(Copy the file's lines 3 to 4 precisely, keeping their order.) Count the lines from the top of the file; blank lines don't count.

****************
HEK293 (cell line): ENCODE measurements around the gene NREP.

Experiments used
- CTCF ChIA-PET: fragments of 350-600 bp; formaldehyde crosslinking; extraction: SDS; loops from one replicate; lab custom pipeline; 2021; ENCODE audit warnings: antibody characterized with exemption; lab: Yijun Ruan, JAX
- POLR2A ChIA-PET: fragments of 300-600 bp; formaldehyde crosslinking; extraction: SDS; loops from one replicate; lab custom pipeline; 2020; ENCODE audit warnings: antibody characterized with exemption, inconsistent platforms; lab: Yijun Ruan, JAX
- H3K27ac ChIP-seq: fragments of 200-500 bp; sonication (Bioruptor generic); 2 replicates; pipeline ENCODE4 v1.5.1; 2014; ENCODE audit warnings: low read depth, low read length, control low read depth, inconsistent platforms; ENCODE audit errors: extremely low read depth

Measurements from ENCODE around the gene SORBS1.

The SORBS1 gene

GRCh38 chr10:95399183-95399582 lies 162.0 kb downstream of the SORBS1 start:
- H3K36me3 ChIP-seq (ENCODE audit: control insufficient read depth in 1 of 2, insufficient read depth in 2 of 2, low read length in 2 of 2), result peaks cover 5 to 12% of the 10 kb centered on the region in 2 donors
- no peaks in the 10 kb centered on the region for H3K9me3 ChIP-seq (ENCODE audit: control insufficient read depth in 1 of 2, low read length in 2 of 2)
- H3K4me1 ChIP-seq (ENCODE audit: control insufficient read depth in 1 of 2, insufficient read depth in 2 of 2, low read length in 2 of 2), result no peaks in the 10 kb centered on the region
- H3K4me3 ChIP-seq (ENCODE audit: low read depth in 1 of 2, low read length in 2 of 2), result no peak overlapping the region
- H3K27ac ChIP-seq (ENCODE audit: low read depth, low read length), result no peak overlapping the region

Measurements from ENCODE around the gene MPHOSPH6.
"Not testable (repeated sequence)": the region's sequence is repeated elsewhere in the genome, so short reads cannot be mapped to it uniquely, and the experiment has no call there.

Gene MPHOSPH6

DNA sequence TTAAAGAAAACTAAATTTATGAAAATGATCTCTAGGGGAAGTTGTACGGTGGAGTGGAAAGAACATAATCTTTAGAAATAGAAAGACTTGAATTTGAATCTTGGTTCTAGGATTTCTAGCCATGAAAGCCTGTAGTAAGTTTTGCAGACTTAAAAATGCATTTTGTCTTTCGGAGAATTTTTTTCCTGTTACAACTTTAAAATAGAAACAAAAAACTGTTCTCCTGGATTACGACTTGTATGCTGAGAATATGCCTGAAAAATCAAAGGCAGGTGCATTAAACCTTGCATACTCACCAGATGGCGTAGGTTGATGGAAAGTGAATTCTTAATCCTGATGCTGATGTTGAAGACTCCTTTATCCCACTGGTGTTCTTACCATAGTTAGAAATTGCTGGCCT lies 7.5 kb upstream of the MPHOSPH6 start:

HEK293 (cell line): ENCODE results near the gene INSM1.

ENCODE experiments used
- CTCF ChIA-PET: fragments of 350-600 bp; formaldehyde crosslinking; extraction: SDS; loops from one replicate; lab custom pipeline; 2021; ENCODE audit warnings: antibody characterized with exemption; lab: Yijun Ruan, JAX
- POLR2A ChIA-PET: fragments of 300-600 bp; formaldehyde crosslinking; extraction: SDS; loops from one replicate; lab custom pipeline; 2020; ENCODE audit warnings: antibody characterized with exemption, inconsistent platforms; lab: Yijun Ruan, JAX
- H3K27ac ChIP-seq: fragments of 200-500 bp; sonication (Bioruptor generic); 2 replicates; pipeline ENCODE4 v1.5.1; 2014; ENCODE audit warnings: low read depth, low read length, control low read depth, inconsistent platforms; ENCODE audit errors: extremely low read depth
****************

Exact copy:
- CTCF ChIA-PET: fragments of 350-600 bp; formaldehyde crosslinking; extraction: SDS; loops from one replicate; lab custom pipeline; 2021; ENCODE audit warnings: antibody characterized with exemption; lab: Yijun Ruan, JAX
- POLR2A ChIA-PET: fragments of 300-600 bp; formaldehyde crosslinking; extraction: SDS; loops from one replicate; lab custom pipeline; 2020; ENCODE audit warnings: antibody characterized with exemption, inconsistent platforms; lab: Yijun Ruan, JAX